My daughter is 18 and a senior in high school. How the heck did that happen? I’m going to be a lone woman in a household of males, come next September. I’m trying to not think too much about my sweet, sweet girl leaving. 🙁 Anyway, to help her decide which school she wants to attend, we decided to do campus tours of colleges and universities she is interested in.
As a family, we attended tours at Brigham Young University and Northern Arizona University, and my daughter toured other schools with friends.
We learned the hard way that some campuses do a great job . . . and others not so much, but they are willing to accommodate you if you ask. Now we have to make a 12-hour drive to a campus we already visited to get additional information, because our heads weren’t completely in the game. This post is to help you plan your own campus tours, so you don’t have to learn by sad experience as we did! (Some of this information you can definitely get by phone, or the campus website. But there’s nothing like seeing the real thing in person!)
Benefits of a campus Tour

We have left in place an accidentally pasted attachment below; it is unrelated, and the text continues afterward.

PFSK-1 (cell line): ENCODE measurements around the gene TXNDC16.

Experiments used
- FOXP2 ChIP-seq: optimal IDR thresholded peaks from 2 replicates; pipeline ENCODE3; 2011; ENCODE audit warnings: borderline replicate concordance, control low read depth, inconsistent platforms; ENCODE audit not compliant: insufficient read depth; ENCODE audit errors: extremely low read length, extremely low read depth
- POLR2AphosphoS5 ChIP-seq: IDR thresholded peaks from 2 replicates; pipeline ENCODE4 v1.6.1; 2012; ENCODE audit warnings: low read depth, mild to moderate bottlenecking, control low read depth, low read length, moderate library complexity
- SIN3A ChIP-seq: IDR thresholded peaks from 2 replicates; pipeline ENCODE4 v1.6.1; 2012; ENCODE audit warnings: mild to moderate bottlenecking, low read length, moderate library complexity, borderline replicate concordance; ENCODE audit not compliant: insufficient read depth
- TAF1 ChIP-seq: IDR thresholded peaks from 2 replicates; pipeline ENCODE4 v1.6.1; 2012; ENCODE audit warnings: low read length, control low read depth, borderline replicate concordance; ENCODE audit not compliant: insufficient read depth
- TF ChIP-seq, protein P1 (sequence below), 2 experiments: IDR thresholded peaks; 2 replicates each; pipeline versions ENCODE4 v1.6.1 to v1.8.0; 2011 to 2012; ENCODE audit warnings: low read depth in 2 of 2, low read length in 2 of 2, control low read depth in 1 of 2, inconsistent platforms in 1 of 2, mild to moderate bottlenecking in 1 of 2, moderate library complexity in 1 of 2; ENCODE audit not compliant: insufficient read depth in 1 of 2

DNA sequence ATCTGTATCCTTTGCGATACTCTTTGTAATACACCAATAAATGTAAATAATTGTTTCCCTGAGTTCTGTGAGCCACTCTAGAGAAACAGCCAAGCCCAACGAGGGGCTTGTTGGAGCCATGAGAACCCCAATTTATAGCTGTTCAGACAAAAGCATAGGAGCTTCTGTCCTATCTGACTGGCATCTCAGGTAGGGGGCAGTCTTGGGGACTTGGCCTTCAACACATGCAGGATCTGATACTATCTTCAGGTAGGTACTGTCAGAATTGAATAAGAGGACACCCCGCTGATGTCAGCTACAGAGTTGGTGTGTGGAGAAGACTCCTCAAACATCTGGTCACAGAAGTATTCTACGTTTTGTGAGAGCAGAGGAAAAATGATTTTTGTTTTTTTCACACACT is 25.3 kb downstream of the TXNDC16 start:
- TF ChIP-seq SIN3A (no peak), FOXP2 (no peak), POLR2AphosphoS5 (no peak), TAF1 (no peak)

Do you have a child who is anxious? Or one who has a hard time making decisions? A child who struggles to plan ahead? Campus tours are so good for this! Instead of living in their heads and worrying about things, kids can see, smell, taste and touch them. It makes college living and leaving home more do-able. It helps them make the right choice for THEM and not just choose what looks best on paper. It makes it all real: tuition costs, class selections, academic expectations, career planning, etc. By taking your child on a college campus tour, you are being kind and preparing your child, so they can feel more confident about themselves and the future.
1. Take a General Campus Tour
This will help you get a feeling of the school. What kinds of posters are up? What activities are going on? Is it a pretty campus? Too small? Too big? Too conservative? Too liberal? Some schools will give you a walking tour all over campus in large groups, while others will give you a personalized golf cart tour.
2. Take a Department Tour
If your child knows what they want to major in, this is a must! Even if they don’t know, I think this is still important- just take a general interest they may have, or chose something practical. It also gives faculty a chance to meet you and create a good impression. The department can tell you:
- What occupations their graduates end up in
- Average salary
- What specialized scholarships are available
- If department admittance is competitive and how your student can get in
- What the course work will look like
- Famous specialists in their department
- They can give tours of special rooms and equipment (ex: recording studios, press rooms, photography studios)
- Helpful major and minor combinations
- Preferred timing of coursework, so you register for classes in the right order
- Other course requirements such as student teaching, ect.
3. Dorm and Cafeteria Tour